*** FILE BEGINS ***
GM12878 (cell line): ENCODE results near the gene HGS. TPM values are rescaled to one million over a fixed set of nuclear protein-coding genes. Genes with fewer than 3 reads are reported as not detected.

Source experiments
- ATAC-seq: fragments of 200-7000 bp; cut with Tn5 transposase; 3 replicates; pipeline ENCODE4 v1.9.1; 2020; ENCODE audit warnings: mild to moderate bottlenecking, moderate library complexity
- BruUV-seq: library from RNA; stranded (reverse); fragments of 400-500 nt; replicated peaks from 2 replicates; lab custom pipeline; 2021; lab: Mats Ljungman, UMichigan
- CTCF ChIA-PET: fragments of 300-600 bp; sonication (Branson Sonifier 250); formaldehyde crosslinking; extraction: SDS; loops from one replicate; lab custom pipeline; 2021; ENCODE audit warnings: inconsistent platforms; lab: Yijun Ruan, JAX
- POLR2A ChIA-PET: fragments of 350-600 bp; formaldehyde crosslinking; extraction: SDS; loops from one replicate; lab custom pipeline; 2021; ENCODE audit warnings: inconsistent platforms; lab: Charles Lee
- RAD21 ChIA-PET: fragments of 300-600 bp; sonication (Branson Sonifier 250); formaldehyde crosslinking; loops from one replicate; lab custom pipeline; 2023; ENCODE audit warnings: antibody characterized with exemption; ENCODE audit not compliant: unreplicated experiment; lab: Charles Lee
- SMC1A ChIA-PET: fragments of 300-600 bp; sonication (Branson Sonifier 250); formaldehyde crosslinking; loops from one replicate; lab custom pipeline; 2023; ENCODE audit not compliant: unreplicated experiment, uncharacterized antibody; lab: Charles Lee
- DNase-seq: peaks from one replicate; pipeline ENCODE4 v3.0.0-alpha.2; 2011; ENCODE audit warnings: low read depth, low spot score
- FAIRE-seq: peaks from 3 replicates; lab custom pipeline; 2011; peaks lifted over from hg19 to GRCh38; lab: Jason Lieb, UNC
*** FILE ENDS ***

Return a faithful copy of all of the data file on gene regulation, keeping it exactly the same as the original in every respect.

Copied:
GM12878 (cell line): ENCODE results near the gene HGS. TPM values are rescaled to one million over a fixed set of nuclear protein-coding genes. Genes with fewer than 3 reads are reported as not detected.

Source experiments
- ATAC-seq: fragments of 200-7000 bp; cut with Tn5 transposase; 3 replicates; pipeline ENCODE4 v1.9.1; 2020; ENCODE audit warnings: mild to moderate bottlenecking, moderate library complexity
- BruUV-seq: library from RNA; stranded (reverse); fragments of 400-500 nt; replicated peaks from 2 replicates; lab custom pipeline; 2021; lab: Mats Ljungman, UMichigan
- CTCF ChIA-PET: fragments of 300-600 bp; sonication (Branson Sonifier 250); formaldehyde crosslinking; extraction: SDS; loops from one replicate; lab custom pipeline; 2021; ENCODE audit warnings: inconsistent platforms; lab: Yijun Ruan, JAX
- POLR2A ChIA-PET: fragments of 350-600 bp; formaldehyde crosslinking; extraction: SDS; loops from one replicate; lab custom pipeline; 2021; ENCODE audit warnings: inconsistent platforms; lab: Charles Lee
- RAD21 ChIA-PET: fragments of 300-600 bp; sonication (Branson Sonifier 250); formaldehyde crosslinking; loops from one replicate; lab custom pipeline; 2023; ENCODE audit warnings: antibody characterized with exemption; ENCODE audit not compliant: unreplicated experiment; lab: Charles Lee
- SMC1A ChIA-PET: fragments of 300-600 bp; sonication (Branson Sonifier 250); formaldehyde crosslinking; loops from one replicate; lab custom pipeline; 2023; ENCODE audit not compliant: unreplicated experiment, uncharacterized antibody; lab: Charles Lee
- DNase-seq: peaks from one replicate; pipeline ENCODE4 v3.0.0-alpha.2; 2011; ENCODE audit warnings: low read depth, low spot score
- FAIRE-seq: peaks from 3 replicates; lab custom pipeline; 2011; peaks lifted over from hg19 to GRCh38; lab: Jason Lieb, UNC